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What next for Germany?

Michael Ballack must have been wondering how many more chances at a final he is going to get as he walked through the Spanish guard of honour after the full time whistle on Sunday. The 31-year-old Chelsea midfielder has now been on the losing side of a final tree times in the last year. Prior to the Champions League and League Cup finals of last season, Ballack also missed the final of the World Cup in 2002 due to suspension. His team lost on the day but many wondered what the outcome would have been had Ballack played.

Germany began Euro 2008 as favourites. The fact that they were more-or-less on their own doorstep for their group matches in Austria may have has some bearing on the bookmakers’ decisions. So too may have been that, due to the change in the structure of the tournament, Germany were in the weaker half of the draw. It seemed only Portugal and Croatia would provide any difficulty, if any.

But it must have been the fact that Germany are Germany that made up the bookmakers’ minds because after watching the tournament, Germany looked nothing more than a mediocre side punching above their weight. In the final on Sunday they were bombarded with Spanish attacks and were lucky to escape only conceding one. At the other end they rarely even threatened the goal of Iker Casillas.

There is some quality in the German side and not all of it shone through. Klose and Lahm, two of Germany’s better players had poor overall tournaments and the players expected to shine after good seasons, Gomez and Jansen, never really got going. Gomez got off to a bad start but his miss of the tournament against Austria, effectively ended his part in the competition, his only other appearance after that was for five or ten minutes in the final.

I am amazed that Germany reached this far with the way they defended. Per Mertesacker gave the ball away time and time again from the start of the tournament to the end. Even against such lowly opposition as Austria he was caught in possession, which almost led to Austria taking the lead. His central defensive partner Christoph Metzelder was better but still prone to an error. In all honesty, I though Metzelder had a decent four games. He was good in possession braver in challenges but when it came to the big stage, the final, he was all over the place.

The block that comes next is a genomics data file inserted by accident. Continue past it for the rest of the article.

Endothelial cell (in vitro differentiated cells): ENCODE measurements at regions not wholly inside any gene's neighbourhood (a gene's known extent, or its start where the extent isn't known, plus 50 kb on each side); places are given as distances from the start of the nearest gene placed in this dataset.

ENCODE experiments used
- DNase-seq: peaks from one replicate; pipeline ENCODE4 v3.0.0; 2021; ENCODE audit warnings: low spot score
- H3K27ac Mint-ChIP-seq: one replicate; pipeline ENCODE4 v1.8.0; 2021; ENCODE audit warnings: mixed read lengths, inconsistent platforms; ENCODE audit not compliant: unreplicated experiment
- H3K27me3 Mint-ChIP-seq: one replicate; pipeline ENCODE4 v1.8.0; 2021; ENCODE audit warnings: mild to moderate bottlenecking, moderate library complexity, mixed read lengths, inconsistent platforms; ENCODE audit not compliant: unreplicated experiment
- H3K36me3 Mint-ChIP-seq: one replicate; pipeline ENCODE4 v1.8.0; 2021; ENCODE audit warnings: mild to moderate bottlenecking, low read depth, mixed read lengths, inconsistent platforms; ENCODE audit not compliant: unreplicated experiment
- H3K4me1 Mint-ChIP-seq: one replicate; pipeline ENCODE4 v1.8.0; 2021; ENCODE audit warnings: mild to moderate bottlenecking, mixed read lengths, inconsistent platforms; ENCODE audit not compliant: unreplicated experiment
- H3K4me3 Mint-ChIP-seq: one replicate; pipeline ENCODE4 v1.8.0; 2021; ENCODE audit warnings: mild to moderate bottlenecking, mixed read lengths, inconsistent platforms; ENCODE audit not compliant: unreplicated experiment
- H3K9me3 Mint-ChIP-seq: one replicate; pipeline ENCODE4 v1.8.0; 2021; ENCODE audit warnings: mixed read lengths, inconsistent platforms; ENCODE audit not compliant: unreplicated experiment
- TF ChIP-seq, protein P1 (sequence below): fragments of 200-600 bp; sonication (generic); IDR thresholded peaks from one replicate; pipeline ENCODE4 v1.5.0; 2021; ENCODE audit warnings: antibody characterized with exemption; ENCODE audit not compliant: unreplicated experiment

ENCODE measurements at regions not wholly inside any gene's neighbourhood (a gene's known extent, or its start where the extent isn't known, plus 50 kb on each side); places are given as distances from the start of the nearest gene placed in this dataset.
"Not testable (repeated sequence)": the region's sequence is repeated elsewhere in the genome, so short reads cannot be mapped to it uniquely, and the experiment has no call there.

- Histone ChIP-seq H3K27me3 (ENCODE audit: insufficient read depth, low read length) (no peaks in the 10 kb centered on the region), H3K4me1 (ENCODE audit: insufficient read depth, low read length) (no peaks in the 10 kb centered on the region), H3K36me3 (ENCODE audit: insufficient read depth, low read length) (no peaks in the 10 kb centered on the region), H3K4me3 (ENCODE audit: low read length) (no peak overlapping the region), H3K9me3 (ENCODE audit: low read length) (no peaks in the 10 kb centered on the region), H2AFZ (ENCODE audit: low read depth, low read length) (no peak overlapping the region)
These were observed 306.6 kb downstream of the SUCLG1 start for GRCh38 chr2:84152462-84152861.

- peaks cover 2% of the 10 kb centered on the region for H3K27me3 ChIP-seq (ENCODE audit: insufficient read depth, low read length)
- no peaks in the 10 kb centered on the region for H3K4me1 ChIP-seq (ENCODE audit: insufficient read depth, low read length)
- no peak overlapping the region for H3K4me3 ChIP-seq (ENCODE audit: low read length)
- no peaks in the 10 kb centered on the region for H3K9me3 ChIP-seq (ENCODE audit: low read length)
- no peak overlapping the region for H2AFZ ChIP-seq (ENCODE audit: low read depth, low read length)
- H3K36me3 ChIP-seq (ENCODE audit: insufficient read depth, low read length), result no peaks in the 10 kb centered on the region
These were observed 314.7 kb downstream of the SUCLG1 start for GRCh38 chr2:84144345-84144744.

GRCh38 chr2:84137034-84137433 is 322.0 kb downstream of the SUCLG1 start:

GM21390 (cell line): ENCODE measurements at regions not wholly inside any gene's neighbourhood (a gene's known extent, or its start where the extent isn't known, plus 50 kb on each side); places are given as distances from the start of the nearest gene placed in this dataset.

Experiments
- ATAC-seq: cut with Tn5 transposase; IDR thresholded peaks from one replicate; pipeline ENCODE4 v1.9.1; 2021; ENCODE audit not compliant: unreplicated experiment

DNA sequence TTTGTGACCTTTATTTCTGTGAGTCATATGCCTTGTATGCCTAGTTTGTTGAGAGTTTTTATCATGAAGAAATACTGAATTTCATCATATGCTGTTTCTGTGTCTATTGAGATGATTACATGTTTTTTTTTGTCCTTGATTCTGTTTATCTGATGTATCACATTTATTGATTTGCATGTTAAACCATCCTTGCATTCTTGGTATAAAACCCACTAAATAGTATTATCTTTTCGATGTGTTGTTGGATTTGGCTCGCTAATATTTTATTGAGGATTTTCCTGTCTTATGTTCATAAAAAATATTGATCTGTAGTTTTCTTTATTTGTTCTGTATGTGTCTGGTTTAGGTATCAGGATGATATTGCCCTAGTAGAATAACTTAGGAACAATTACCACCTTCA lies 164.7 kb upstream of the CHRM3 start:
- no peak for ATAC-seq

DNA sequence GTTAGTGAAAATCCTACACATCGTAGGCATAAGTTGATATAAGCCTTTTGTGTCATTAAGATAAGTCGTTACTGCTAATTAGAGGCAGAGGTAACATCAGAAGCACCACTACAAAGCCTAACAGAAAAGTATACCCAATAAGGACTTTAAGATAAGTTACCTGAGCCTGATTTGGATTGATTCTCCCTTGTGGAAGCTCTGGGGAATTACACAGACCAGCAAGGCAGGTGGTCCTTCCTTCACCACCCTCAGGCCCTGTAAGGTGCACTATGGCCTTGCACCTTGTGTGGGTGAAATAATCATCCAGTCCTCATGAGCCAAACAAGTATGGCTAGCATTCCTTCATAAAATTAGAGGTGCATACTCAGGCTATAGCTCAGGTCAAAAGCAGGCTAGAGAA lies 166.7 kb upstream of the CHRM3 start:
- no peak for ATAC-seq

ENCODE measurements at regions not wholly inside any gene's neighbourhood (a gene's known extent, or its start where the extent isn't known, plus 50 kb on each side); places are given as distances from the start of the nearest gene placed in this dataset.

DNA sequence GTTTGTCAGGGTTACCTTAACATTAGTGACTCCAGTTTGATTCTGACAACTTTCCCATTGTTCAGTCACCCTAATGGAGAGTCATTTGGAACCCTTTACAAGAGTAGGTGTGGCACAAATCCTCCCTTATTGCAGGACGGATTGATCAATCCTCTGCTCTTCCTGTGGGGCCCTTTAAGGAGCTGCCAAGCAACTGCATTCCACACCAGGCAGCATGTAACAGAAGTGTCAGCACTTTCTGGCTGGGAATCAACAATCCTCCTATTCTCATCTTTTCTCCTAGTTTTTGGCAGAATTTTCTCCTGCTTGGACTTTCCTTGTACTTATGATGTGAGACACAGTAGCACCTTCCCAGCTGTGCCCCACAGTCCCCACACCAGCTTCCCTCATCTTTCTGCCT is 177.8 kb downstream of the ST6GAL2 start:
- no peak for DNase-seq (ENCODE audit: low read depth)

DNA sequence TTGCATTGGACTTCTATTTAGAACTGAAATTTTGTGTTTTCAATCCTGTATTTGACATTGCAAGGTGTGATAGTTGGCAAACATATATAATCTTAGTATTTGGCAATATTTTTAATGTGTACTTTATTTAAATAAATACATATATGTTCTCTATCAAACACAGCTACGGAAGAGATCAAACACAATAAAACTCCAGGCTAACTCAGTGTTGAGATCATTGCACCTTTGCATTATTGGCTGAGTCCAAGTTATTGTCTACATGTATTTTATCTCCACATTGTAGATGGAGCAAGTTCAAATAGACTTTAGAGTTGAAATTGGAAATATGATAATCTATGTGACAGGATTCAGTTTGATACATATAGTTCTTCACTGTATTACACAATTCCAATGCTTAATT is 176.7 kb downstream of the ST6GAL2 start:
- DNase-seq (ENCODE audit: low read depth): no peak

But these two could not have been filled with confidence knowing who was behind them in goals. Lehmann has obviously proved he has been a top quality goalkeeper in the past but even during his time at Arsenal he was never the safest pair of hands. No wonder a section of the Stuttgart support were recently against signing him and not just for the fact that he peaked while at Dortmund.

In reaching the final, however, Der Mannschaft obviously done something right. In Joachim Löw they have a shrewd tactician and in players like Lukas Podolski and Bastian Schweinsteiger they have talent that will safely take them to tournaments in the future. Ballack and Frings have formed a great partnership in the middle of the park but will they both still be there come South Africa in two years time? And who will replace them? Simon Rolfes looked impressive in Germany’s best performance over the last six weeks but was found out as Turkey’s midfield ran riot in the first half of the semi final. Thomas Hitzlsperger, who didn’t start a match until the knockout stages, was anonymous for most of his playing time.

Unless Germany have a disastrous qualification, which begins against Liechtenstein in September, Löw will lead Germany to the World Cup in 2010. However, he will need to use the qualification to bring through some younger, more dynamic talent rather than relying on the ‘German mentality’ that has taken them through to the latter stages in the past.

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